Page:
When you first get a Global Positioning System (GPS) wayfinder for your car, it takes a bit of time to get used to trusting the device.
GPS systems often ignore the efforts of traffic planners who have carefully routed around built-up areas, for instance: all the GPS calculates is the current fastest route.
Sometimes that’s on the bypass road; sometimes it’s through the centre of a town (because so much of the traffic does route itself around the bypass). You have to learn to ignore the road signs and follow the GPS to get full value from it.
Ah, but we’re human, and so many of us can’t resist either driving a part of a route according to our rules.
We follow the signs even while the unit is saying not to, or we go a certain way because we like to.
At first the GPS unit starts telling you you are off its route, urging you to turn around. It doesn’t take long, however, for the unit to do the pragmatic thing, and recalculate your route to the stated destination from where you are, not where you started. In other words, it again becomes a useful guide.
Compare this to the way we handle projects.
We start the project with a project plan, that lays out the route to a successful completion. We charge the project manager with getting all those involved to make their moves on time and on budget.
This is just like the GPS, with the project manager as the GPS and the participants in the projects acting as the driver of the vehicle.
The project inevitably deviates from the plan.
The project manager goes into react mode, trying to get it back on the plan: “could you maybe get this done by Tuesday and still have next Friday’s deliverable on schedule?”
Generally, this doesn’t work. We end up finishing the project as per plan, with the slight exception of time: it’s as though we finished our journey, but hours late.
We don’t, in other words, replan the project.
Let’s take a common situation: a meeting to finalize a set of actions and get the business area to accept the work has to happen before we can move on.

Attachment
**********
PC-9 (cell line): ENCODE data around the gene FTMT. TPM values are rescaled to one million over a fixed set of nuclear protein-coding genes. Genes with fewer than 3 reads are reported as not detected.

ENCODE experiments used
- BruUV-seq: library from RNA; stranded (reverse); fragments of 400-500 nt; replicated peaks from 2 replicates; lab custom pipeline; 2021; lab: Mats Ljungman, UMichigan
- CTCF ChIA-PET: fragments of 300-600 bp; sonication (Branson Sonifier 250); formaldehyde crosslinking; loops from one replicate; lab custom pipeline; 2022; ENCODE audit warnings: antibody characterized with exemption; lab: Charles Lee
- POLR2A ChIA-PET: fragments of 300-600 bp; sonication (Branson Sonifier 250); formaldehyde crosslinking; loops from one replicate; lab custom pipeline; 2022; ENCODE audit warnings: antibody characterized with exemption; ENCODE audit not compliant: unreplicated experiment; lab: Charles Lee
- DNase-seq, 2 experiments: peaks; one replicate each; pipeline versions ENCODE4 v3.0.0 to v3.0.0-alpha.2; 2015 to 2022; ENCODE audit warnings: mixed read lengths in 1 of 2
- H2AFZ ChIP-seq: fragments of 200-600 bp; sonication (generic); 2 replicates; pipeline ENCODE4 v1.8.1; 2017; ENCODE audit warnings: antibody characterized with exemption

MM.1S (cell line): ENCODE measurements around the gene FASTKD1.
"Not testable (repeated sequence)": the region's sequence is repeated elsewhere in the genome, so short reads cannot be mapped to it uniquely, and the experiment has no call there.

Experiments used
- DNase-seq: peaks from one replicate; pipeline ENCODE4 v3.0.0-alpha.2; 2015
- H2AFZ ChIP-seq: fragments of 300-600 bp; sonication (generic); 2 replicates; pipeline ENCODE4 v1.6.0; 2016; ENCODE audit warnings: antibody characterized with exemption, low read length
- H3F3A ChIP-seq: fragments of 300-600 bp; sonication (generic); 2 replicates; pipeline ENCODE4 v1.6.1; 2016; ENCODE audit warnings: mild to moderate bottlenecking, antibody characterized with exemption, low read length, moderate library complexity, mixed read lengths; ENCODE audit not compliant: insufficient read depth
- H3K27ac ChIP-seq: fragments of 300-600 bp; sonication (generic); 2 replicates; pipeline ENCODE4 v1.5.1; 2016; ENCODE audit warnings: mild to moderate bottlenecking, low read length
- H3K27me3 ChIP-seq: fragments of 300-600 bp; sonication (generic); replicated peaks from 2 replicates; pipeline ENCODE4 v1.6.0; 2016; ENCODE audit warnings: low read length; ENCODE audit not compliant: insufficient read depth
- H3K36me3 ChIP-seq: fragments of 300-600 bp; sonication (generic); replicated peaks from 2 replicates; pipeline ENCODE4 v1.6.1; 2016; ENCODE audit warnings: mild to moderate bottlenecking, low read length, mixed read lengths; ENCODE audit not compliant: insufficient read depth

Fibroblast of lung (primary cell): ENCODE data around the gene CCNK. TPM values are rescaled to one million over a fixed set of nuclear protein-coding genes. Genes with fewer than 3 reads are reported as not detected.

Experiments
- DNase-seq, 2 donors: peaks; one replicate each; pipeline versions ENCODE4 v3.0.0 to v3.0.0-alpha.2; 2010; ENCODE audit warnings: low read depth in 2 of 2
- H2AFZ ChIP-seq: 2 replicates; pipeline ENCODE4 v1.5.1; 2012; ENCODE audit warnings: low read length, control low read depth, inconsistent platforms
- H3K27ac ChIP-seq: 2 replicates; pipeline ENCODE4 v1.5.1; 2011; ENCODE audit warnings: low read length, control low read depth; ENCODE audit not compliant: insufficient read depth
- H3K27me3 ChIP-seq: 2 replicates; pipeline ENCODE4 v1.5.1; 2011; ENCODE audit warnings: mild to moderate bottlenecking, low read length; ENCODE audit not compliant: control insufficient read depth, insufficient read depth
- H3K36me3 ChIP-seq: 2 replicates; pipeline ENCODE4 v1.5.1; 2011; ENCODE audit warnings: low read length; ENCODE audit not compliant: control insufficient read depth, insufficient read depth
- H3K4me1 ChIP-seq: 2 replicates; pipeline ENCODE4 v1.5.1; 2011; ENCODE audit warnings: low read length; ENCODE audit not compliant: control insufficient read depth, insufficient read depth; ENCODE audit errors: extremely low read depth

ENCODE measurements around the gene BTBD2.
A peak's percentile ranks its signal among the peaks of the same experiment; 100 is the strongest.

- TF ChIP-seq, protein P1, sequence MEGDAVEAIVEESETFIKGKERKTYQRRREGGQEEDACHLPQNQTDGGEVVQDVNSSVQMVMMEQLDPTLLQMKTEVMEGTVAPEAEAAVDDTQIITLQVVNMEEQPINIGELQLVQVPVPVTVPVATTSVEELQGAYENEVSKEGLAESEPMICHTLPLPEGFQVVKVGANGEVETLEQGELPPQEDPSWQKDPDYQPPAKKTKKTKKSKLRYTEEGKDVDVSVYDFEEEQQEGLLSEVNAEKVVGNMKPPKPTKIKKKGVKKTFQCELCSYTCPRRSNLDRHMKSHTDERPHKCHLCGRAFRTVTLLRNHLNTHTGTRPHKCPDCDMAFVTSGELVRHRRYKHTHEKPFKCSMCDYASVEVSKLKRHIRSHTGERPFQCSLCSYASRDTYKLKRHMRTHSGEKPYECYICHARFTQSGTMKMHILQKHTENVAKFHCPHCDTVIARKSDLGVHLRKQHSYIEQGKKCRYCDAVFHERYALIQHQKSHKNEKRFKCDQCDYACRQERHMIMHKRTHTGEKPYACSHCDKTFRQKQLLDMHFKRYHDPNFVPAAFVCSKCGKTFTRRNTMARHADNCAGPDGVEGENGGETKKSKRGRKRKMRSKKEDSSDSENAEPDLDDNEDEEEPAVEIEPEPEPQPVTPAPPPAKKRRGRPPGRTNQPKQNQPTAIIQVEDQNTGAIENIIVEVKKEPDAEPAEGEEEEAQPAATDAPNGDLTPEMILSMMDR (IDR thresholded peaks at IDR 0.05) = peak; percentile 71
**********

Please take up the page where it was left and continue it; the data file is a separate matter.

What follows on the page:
This could concern requirements, it could concern design, it could concern acceptance of testing: it doesn’t matter what kind of checkpoint we’re talking about.
The meeting doesn’t occur: “too busy to do it, let’s reschedule”. Then the rescheduled date occurs, but the decision-maker can’t attend and sends a delegate who has no authority to say “yes” or “no”. Work stops; the project is derailed.
If we replanned the project at this point, the project manager should, at the first occurrence, warn in her or his status report that the schedule is being compromised.
At the second occurrence the business sponsor should be notified that the project needs to be rethought to ensure it continues to deliver the planned benefits cash flow stream — and that any further delays will result in a recommendation to shelve the effort, since the problem lies in the sponsor’s area.
While waiting, the project manager should then figure out how to deliver the financial goods as promised (or how much has been permanently lost).
Tough to do? Absolutely — and utterly essential.
The typical best-in-class organization makes a small single digit (4-6%) return on the capital it invests in IT projects across the entire project portfolio; mediocre organizations are around the 0% return. This, of course, when you calculate in the project slippage and its effects.
Why on earth do we go through writing business cases, presenting them, prioritizing projects and so on if we care so little about achieving the results?
Considering that the hurdle to be prioritized in most companies is around the 15-20% annualized return mark, that’s a lot of wasted potential, especially considering that in most organizations we spend time with there are perfectly good projects in the 6-8% return range where execution would not be an issue.
An enterprise only improves at execution if it is made to.
Just as the driver must learn to yield to the GPS to get full value from it, so, too, the business and the IT area must learn to yield to the plan.
The plan is the priority item: if you are overloaded, it’s because you are either unwilling to prioritize your time appropriately and say “no” to other things, or you had no capacity to execute on this project, in which case it should never have been released for execution.
One key reason I tell clients to move the project management function into a corporate office (and away from IT solution development) primarily because, for it to be effective, it must lead the way, like the annoying voice of the satellite navigation GPS when you depart from its route, in challenging current behaviour.
It won’t get better on its own, so you might as well begin.